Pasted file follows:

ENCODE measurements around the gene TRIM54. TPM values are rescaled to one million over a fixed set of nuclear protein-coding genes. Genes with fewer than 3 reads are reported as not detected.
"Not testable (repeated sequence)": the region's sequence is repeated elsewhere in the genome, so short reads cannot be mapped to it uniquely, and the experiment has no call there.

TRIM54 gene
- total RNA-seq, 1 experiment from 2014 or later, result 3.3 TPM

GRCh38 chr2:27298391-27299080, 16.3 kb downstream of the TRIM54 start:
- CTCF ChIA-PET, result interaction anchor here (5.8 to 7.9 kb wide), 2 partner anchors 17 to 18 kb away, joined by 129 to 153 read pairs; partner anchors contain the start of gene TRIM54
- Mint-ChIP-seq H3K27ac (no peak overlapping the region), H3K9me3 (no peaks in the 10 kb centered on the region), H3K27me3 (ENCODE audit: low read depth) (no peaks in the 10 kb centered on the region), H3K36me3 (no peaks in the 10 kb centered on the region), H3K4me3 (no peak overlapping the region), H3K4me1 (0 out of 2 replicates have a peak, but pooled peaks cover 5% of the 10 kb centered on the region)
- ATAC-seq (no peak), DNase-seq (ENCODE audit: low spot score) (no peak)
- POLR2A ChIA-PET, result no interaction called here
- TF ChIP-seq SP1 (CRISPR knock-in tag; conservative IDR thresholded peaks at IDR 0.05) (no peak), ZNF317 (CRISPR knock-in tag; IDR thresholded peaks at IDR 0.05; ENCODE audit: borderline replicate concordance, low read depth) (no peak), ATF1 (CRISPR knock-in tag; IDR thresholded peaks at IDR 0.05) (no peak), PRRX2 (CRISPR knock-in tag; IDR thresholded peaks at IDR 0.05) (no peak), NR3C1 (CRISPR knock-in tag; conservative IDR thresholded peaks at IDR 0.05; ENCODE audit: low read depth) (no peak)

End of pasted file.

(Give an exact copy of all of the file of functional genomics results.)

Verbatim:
ENCODE measurements around the gene TRIM54. TPM values are rescaled to one million over a fixed set of nuclear protein-coding genes. Genes with fewer than 3 reads are reported as not detected.
"Not testable (repeated sequence)": the region's sequence is repeated elsewhere in the genome, so short reads cannot be mapped to it uniquely, and the experiment has no call there.

TRIM54 gene
- total RNA-seq, 1 experiment from 2014 or later, result 3.3 TPM

GRCh38 chr2:27298391-27299080, 16.3 kb downstream of the TRIM54 start:
- CTCF ChIA-PET, result interaction anchor here (5.8 to 7.9 kb wide), 2 partner anchors 17 to 18 kb away, joined by 129 to 153 read pairs; partner anchors contain the start of gene TRIM54
- Mint-ChIP-seq H3K27ac (no peak overlapping the region), H3K9me3 (no peaks in the 10 kb centered on the region), H3K27me3 (ENCODE audit: low read depth) (no peaks in the 10 kb centered on the region), H3K36me3 (no peaks in the 10 kb centered on the region), H3K4me3 (no peak overlapping the region), H3K4me1 (0 out of 2 replicates have a peak, but pooled peaks cover 5% of the 10 kb centered on the region)
- ATAC-seq (no peak), DNase-seq (ENCODE audit: low spot score) (no peak)
- POLR2A ChIA-PET, result no interaction called here
- TF ChIP-seq SP1 (CRISPR knock-in tag; conservative IDR thresholded peaks at IDR 0.05) (no peak), ZNF317 (CRISPR knock-in tag; IDR thresholded peaks at IDR 0.05; ENCODE audit: borderline replicate concordance, low read depth) (no peak), ATF1 (CRISPR knock-in tag; IDR thresholded peaks at IDR 0.05) (no peak), PRRX2 (CRISPR knock-in tag; IDR thresholded peaks at IDR 0.05) (no peak), NR3C1 (CRISPR knock-in tag; conservative IDR thresholded peaks at IDR 0.05; ENCODE audit: low read depth) (no peak)